New Jersey Drug Free School Zone Law
On December 7, 2005 the New Jersey Commission to Review Criminal Sentencing released a report and recommendations for reforming New Jersey’s school zone mandatory minimum sentencing law. The Commission recommended reducing the school zones from 1000 to 200 feet and increasing the criminal penalty in the 200 foot zone from a 3rd degree to a 2nd degree offense. The report and recommendations of the Commission are truly groundbreaking for two reasons:
- The report is the first of its kind to be conducted by a blue-ribbon panel of law enforcement officials, judges, legislators, public defenders, prosecutors, and other criminal justice experts, and it is only the second comprehensive statewide analysis of state school zone laws.
- The report is evidence-based and data-driven. A thorough analysis was done to examine the real costs and effectiveness of the law.
As a result of this meticulous analysis the Commission made several findings:
- The zones are completely ineffective—if they were effective you would expect to find an increase in distribution offenses immediately beyond the 1000 mark. There is no such increase. Rather than falling, arrests for drug distribution in the zones have steadily risen over the years since the law was passed.
- The law also has an unfair and devastating effect on minority communities. Ninety-six percent of all inmates in NJ whose most serious offense is a school zone violation are African American or Latino. Yet African Americans and Latinos comprise only 27 percent of New Jersey’s population.
- Only 2 out of 10 suburban or rural drug distribution offenses occur within school zones. Eight out of 10 urban distribution offenses occur within school zones. Essentially what the current law does is add about three years of mandatory prison time to the sentences of individuals whose offenses occur in urban areas—and who are overwhelming African American or Latino. Basically New Jersey has two different punishments for the same crime with the severity of the punishment being based on geography and ultimately on race.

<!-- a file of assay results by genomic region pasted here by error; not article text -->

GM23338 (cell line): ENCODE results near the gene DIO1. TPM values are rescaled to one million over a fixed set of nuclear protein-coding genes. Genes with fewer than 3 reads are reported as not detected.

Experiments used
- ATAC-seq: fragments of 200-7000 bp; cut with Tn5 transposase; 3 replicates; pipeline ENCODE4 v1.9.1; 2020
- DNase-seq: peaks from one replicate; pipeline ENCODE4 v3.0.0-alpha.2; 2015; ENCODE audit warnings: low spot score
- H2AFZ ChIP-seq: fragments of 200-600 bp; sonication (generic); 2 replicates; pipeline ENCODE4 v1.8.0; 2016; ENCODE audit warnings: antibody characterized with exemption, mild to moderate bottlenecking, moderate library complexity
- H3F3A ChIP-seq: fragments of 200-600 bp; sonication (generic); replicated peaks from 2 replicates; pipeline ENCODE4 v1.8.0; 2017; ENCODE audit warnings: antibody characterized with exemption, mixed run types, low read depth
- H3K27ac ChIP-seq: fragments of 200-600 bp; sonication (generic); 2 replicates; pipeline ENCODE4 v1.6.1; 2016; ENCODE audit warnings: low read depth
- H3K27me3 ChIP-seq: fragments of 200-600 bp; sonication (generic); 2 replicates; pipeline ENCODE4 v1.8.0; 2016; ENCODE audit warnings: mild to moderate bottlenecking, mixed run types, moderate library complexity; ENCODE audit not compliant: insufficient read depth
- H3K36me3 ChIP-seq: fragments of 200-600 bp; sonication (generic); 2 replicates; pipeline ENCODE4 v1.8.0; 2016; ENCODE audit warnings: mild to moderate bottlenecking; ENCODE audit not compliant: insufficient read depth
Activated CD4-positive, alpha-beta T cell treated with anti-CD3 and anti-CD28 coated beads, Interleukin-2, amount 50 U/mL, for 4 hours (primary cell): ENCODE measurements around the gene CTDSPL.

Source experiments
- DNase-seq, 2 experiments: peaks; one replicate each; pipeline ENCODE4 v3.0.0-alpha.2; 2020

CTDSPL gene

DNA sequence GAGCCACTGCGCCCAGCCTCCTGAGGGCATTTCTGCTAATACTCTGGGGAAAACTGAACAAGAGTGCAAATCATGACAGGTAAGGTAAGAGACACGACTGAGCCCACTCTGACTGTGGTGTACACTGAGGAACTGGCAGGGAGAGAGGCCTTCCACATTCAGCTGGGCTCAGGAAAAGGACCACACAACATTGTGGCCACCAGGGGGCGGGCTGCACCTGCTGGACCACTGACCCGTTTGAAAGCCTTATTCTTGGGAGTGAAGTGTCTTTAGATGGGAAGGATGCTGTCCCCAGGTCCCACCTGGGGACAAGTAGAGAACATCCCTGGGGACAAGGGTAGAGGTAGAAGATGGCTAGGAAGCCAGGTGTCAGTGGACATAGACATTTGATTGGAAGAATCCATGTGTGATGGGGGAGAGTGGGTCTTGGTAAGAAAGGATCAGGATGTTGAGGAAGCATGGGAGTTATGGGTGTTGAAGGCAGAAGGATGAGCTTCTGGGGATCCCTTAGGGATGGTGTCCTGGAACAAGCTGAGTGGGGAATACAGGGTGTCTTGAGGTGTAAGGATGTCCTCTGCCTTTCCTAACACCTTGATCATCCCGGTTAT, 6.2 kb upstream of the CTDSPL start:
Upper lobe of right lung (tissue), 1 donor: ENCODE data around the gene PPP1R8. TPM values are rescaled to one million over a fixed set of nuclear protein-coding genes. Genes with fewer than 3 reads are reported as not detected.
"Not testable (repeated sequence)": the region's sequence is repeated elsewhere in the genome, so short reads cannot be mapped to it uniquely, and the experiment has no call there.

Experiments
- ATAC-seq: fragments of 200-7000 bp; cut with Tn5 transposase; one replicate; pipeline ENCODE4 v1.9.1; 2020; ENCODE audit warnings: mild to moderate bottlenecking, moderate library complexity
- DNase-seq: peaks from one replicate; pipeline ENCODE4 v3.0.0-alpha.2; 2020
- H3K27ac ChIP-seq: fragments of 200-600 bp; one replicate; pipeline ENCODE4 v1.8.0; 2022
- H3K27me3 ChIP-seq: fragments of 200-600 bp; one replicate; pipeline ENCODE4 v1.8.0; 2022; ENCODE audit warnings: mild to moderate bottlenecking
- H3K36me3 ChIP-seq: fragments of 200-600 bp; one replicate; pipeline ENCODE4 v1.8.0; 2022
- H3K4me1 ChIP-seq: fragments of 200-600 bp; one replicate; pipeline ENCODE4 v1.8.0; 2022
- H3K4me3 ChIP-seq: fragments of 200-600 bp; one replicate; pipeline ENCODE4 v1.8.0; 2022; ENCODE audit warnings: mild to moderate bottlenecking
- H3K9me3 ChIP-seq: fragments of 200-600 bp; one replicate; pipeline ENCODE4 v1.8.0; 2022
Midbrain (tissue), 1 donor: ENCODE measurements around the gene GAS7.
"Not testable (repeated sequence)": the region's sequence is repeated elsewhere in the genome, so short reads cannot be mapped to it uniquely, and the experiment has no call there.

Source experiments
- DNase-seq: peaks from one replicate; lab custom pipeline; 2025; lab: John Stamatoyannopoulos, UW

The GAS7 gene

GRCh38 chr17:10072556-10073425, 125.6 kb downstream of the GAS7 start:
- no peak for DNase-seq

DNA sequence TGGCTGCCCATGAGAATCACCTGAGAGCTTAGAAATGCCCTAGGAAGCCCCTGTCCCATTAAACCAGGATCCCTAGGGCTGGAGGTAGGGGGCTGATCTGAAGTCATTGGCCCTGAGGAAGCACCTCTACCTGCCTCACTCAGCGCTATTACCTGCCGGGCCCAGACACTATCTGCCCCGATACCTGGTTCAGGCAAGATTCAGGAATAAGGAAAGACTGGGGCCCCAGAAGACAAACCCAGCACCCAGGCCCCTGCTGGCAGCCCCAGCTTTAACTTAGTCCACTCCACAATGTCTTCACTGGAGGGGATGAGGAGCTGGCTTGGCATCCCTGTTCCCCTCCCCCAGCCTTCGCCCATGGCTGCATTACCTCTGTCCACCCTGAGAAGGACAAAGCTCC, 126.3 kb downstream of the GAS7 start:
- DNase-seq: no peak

- Of 90 reported school zone cases studied not a single case involved selling drugs to minors.
- Only 2 of the 90 school zone cases actually occurred on school property.
- This ineffective and counterproductive law is wasting taxpayer money. As the commission reports, New Jersey spends about $279 million dollars a year just to incarcerate drug offenders. It cost about $31,000 a year per offender. Many of these offenders would be much more effectively and inexpensively dealt with by giving them drug treatment rather than incarcerating them. Implementing the Commission’s recommendations would not only improve public safety, it would save public money.
This report and its recommendations are so solid, so well researched and so supported by evidence that they have won almost unanimous support of law enforcement. The Office of the Attorney General, the New Jersey Prosecutors Association, and the New Jersey Chiefs of Police support this reform. Community groups and advocacy groups have also expressed support.
In March of 2006, Drug Policy Alliance released a national report on drug-free zone laws. The report, commissioned from the Justice Policy Institute, found the same lack of effectiveness and disparate racial impact for drug-free zone laws in states around the country. This report garnered national media coverage and put these unjust laws in the national spotlight.
In December 2007 the Governor’s GEAR (Government Efficiency and Reform) Commission issued a report supporting the reforms recommended by the New Jersey Commission to Review Criminal Sentencing.
The bottom line is that these laws do not work. While the Drug Policy Alliance does not support increasing the penalty for offenses within the new 200 foot zone (we believe the current penalty is a sufficient deterrent) we support the recommendations of the Commission and worked hard towards passage of Assembly Bill No. 2762 / Senate Bill No. 1866, which reforms these ineffective and racially discriminatory laws. Assembly Bill 2762 passed the Assembly in June 2008 and the Senate companion bill, S1866, passed in the Senate December 2009. Governor Jon S. Corzine signed this important legislation on January 12, 2010.